Sports

Memo to Chicago Bears: Don't Pay Matt Forte

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Well, actually, do pay him, just don't pay him the kind of guaranteed money he's looking for. On one hand, Forte is having a career season as the epicenter of the Bears offense. On the other hand, he’ll be a 26-year old running back next season.

CJ2k, or CJ0.7k as he might be better known after this season, has highlighted the folly of handing over 10% of a team’s cap space to single RB. That’s just too many eggs in one basket for a position that simply does not drive wins and losses except in rare instances.

Forte is 2nd so far this year in WPA/G, 6th in EPA per play, and 18th in SR. He’s averaging 5.4 YPC, which ties for 6th in the league for qualifying RBs. We all agree that’s really good. The question is whether the Bears are better off locking him up for 6 years and $20 million guaranteed or spending that money elsewhere.

We don’t need to look at Chris Johnson or DeAngelo Williams to see the danger of giving huge guaranteed contracts to RBs. We only have to look at Forte himself. As we’ve seen with several RBs, they can go from thermonuclear hot one year to cold as a fish the next, even without injuries or switching teams, and Forte is no exception.

Forte went from one of the top performing RBs in 2008 to one of the worst in 2009. He then had a mediocre year in 2010, the year CHI made it to the NFC Championship Game. And now he’s back on top in 2011. Forte already had a Chris-Johnson-in-2011-like season in ’09, and there’s no reason he won’t do it again. In ’09, Forte gained 905 yards on 252 carries for a 3.6 YPC. He fumbled 6 times. He was dead last in qualifying RBs (59th) in total WPA with -1.24 and was second to last in total EPA.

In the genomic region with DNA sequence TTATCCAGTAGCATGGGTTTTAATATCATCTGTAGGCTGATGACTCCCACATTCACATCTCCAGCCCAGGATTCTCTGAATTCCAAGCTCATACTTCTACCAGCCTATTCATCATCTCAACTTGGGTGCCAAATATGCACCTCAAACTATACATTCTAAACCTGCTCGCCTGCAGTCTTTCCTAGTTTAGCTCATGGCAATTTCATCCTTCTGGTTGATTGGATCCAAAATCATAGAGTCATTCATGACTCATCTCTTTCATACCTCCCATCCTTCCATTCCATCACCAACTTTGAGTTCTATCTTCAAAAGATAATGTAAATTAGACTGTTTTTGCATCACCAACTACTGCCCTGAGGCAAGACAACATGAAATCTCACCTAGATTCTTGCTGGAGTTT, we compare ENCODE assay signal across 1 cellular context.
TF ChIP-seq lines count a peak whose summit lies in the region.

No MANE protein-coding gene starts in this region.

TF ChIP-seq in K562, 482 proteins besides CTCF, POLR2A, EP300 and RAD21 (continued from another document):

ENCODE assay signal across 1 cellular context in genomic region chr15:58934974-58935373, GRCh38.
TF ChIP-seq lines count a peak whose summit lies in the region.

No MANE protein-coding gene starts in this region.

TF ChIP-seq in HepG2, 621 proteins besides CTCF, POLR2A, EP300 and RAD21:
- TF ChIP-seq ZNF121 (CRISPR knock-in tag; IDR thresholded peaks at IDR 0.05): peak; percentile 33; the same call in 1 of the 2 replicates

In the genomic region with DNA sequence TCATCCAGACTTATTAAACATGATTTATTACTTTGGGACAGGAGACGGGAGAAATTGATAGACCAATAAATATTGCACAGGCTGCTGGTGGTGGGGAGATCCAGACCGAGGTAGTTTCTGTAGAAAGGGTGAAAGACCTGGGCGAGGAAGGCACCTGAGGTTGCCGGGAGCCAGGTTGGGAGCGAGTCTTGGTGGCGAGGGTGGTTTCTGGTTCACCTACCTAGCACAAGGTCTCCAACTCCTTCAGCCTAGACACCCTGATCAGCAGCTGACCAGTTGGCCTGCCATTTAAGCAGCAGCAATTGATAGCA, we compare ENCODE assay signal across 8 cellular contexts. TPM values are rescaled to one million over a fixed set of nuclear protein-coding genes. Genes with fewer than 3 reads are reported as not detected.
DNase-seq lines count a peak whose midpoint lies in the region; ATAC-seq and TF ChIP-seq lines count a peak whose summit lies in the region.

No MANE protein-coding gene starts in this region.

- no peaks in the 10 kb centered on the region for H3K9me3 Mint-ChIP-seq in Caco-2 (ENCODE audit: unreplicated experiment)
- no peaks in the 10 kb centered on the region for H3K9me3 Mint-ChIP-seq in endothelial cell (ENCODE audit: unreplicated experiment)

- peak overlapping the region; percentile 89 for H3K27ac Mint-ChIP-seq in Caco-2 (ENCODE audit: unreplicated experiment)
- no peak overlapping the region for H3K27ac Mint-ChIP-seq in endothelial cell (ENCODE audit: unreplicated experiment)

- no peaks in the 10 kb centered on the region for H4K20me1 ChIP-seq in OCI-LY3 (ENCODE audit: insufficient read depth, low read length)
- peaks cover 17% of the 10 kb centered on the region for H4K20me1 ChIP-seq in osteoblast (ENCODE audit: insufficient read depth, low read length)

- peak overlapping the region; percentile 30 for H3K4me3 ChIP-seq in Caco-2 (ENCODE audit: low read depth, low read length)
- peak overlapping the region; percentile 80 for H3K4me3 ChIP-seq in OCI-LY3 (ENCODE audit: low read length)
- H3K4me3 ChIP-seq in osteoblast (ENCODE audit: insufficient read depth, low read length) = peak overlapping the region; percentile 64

I know what you’re saying. The team around him was bad. His offensive line played awful. They didn’t “use him right.” He had some bad fumble luck. But that’s exactly my point. RB performance is highly variable and greatly dependent on offensive lines.

In the NFL, pay is only logical as an inducement to future expected performance, not as a reward for past accomplishments. His future performance is hard to predict mostly because it’s so dependent on the team around him (which is my point). But if we look at his career average as an indication, he averages 0.01 WPA/G and -0.01 EPA/P with a 39% SR. In the context of 2011, those numbers would be 27th in WPA/G, 34th in EPA/P, and 33rd in SR. His career SR and YPC numbers are exactly league-average. Is that worth $20 million guaranteed?

In fairness, Adrian Peterson’s career averages would put him in similar company, and Chris Johnson’s career numbers would put him solidly in the bottom half of the league.

The Bears would be much better off franchise-tagging Forte over the next two seasons and then moving on with a younger, cheaper back. That might seem unfair, but Forte still pockets millions of dollars, and with any luck will make a few million more down the road. Some might argue that there is value in "keeping him happy," but I'm not so sure there is an reliable link between large guaranteed contracts and future performance. Just ask the Titans.